After publicly slamming China for manipulating the yuan and vowing to impose tariffs on Chinese imports during his campaign trail, President-elect Donald Trump seems to be taking a more conciliatory stance, possibly even agreeing to turn a blind eye to the social and political systems in Beijing.

While promising that Washington, under Trump is committed to the spread of freedom, the new administration will seek to "improve our understanding of the complexities of the Chinese social and political system."

James Woolsey Jnr, a top aide to Trump, in an opinion piece published on 11 November in the South China Morning Post acknowledged that the ideological differences between the two countries should be better managed.

"America's commitment to the spread of freedom is unwavering. Yet, as we improve our understanding of the complexities of the Chinese social and political systems, it becomes increasingly apparent that challenging the current system is a risky endeavour," he said.

"We may not like it but we don't necessarily have to do something about it. I can therefore see the emergence of a grand bargain in which the US accepts China's political and social structure and commits not to disrupt it in any way in exchange for China's commitment not to challenge the status quo in Asia."

Woosley, who is the senior adviser to Trump on national, security, defence and intelligence, added: "It may not be a spoken agreement but a tacit understanding that guides the relations in the years to come."

Rising global presence of China will benefit the world

Trump: China raping the US
Donald Trump said in his campaign trail: 'We can't continue to allow China to rape our country, and that's what we're doing' John Sommers II/Getty Images

The aide also welcomed China's push to play a bigger role in peacekeeping operations but said it needs "to claim an expanded role" in areas like counter-terrorism, humanitarian efforts, disaster relief and anti-piracy. Welcoming Beijing's hopes to lead the UN's Department of Peacekeeping Operations, he said: "This will give China a much bigger say on how to best utilise the UN's limited resources in the service of peacekeeping.

"But it also sends an important message that China is much more willing to live up to its size on matters related to peace than in fighting wars. Peacekeeping is easier than peacemaking," he noted.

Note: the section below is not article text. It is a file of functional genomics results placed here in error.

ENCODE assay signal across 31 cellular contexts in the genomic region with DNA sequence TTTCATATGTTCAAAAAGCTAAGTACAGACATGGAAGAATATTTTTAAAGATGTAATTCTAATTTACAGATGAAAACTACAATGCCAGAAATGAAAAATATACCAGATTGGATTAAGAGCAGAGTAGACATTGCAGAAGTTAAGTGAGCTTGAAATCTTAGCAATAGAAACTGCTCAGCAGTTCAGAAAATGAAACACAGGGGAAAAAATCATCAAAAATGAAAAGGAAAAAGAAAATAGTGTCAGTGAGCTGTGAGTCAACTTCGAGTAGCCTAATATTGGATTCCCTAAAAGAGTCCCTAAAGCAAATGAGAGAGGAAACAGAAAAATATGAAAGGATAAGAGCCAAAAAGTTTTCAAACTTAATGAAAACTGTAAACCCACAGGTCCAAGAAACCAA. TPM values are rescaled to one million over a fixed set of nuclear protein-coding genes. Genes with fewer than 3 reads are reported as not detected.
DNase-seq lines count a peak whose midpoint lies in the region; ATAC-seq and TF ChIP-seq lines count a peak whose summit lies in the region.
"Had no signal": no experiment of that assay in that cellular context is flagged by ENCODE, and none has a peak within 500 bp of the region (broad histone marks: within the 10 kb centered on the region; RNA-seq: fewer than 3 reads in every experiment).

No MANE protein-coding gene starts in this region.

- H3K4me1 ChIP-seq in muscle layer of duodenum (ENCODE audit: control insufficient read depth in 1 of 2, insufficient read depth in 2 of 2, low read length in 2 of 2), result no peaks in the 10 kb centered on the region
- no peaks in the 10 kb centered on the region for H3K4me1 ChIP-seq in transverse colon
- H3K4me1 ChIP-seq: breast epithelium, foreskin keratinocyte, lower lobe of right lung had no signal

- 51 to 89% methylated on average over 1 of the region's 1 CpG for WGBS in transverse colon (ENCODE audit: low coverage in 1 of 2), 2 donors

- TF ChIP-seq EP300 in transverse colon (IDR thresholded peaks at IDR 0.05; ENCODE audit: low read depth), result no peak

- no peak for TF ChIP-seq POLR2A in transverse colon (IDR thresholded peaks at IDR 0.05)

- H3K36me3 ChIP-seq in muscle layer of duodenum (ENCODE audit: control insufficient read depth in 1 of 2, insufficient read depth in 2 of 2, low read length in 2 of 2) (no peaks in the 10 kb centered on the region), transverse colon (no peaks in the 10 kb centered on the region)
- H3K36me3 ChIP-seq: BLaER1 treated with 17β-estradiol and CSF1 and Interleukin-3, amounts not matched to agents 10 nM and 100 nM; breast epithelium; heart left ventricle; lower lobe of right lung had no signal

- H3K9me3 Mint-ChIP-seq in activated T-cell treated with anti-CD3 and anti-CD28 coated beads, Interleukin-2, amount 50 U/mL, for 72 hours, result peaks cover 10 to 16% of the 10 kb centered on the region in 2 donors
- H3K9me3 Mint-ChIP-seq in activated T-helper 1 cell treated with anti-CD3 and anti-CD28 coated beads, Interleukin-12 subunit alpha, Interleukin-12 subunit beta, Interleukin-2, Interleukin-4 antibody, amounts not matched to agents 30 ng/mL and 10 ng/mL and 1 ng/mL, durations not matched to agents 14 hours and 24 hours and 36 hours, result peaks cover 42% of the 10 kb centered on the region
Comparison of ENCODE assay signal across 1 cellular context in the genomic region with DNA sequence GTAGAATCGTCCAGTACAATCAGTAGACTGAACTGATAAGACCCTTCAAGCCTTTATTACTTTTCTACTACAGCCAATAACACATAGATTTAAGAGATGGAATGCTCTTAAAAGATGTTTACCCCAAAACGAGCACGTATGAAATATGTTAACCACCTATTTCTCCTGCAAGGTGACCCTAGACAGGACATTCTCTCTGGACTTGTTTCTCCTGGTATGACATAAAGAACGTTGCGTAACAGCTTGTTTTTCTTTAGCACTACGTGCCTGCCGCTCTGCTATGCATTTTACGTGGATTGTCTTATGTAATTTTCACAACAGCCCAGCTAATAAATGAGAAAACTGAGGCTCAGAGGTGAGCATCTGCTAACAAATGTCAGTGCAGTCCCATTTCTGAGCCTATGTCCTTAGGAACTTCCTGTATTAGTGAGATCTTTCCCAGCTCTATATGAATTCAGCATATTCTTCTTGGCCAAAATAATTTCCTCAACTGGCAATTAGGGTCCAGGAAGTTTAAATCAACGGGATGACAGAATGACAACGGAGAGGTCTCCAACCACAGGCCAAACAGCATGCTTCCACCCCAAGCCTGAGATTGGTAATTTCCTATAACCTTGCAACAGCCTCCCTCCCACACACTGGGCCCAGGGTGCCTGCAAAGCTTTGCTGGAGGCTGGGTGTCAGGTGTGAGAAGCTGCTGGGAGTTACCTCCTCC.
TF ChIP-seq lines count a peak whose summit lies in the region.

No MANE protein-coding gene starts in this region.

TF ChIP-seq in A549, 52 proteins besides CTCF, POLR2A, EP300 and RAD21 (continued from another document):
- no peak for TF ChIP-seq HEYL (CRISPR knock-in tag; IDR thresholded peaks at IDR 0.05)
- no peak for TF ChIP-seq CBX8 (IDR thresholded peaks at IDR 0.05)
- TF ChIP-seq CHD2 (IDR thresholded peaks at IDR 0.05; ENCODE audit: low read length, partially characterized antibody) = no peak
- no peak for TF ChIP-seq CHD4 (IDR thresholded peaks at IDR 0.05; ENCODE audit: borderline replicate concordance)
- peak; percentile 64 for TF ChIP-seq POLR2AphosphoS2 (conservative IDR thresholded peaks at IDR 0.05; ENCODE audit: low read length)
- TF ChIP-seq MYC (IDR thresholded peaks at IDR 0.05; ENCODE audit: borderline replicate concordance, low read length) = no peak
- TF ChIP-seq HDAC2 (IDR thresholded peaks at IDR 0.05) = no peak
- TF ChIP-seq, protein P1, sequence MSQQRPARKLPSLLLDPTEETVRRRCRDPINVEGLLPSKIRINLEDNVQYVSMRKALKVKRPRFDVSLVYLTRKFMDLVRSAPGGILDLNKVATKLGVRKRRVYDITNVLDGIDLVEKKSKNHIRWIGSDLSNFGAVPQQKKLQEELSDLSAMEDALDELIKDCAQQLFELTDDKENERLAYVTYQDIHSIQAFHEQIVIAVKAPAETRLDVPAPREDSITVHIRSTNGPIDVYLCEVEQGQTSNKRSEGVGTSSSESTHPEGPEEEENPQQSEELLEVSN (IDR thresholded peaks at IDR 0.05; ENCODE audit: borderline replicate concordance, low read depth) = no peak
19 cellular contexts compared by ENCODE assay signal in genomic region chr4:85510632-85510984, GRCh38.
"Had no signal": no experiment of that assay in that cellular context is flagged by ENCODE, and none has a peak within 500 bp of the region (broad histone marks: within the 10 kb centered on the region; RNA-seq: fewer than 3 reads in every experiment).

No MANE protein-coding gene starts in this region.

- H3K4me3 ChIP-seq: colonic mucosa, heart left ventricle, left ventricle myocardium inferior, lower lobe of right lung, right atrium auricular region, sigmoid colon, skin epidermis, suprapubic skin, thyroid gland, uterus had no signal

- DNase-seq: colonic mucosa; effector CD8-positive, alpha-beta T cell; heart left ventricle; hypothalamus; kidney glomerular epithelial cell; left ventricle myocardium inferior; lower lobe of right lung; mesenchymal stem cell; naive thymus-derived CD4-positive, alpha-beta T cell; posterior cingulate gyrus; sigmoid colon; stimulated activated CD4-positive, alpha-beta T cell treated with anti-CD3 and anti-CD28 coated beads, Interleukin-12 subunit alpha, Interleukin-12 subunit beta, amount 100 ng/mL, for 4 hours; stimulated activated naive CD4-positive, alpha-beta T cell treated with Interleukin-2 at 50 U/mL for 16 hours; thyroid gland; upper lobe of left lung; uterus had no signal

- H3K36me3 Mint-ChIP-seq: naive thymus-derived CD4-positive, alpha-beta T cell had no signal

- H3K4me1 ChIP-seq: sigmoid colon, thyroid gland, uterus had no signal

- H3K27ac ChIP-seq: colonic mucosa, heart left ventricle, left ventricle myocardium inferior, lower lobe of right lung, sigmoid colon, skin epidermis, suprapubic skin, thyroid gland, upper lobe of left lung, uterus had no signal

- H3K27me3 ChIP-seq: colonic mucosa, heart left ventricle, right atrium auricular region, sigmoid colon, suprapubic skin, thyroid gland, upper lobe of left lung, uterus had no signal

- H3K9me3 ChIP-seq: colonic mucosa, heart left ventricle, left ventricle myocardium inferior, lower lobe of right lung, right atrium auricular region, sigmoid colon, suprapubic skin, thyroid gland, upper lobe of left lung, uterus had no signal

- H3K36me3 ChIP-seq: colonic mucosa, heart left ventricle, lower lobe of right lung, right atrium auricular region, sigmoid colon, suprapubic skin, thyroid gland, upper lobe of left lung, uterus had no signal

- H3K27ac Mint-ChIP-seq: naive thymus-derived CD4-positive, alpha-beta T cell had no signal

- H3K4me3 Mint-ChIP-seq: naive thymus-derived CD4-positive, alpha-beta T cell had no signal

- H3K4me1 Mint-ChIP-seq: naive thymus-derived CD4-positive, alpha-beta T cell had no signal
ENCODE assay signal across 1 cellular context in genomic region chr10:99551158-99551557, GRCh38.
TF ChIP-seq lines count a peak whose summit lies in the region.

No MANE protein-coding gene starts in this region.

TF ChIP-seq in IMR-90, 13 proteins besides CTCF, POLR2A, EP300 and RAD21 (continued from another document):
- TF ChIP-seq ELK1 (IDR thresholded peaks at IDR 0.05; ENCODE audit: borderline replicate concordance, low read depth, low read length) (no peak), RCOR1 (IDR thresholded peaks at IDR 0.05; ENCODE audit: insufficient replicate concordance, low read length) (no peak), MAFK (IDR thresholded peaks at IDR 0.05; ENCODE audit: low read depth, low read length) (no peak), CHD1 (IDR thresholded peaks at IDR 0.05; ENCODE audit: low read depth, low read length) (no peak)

On China's growing economic presence, the senior adviser said that the Obama administraiton's opposition to the formation of the China-backed Asian Infrastructure Investment Bank was a "strategic mistake".

The AIIB was viewed as a rival to the World Bank, and seen as a means for China to flex its economic strength and push for the rebalancing of the international financial clout held by the US. So far the US and Japan are the only G7 countries that have not signed up to be members.

"I hope that the next administration's response to the Belt and Road initiative will be much warmer." he added.

American public suffering from 'world policeman fatigue'

Woosley also noted that some Americans were showing what he described as "world policeman fatigue", referring to his country's role as the leading military force in the world. "We are the only country that can project power in volumes sufficient to deter enemies, decide wars and pacify entire regions."

Despite this, he said the US needs to reinstate its primacy in the conventional and digital battle space to reinforce American allies' trust in its commitment to security. "We need to reverse the harmful defence budget cuts signed into law by the Obama administration. We must also redraw our red lines and redefine our vital interests."

He also gave a history lesson reminding the world: "Our so-called interventionism in the wars against Imperial Japan, Nazi Germany or Baathist Iraq is the reason why countries like Kuwait, Australia, France, Poland and even China are sovereign countries today."

However, he conceded that the US, under Trump, will now be "more scrupulous in our decision making on where and how we get involved," but warned that Washington does not intend to become isolationist.

"The US sees itself as the holder of the balance of power in Asia and is likely to remain determined to protect its allies against Chinese overreach," he said.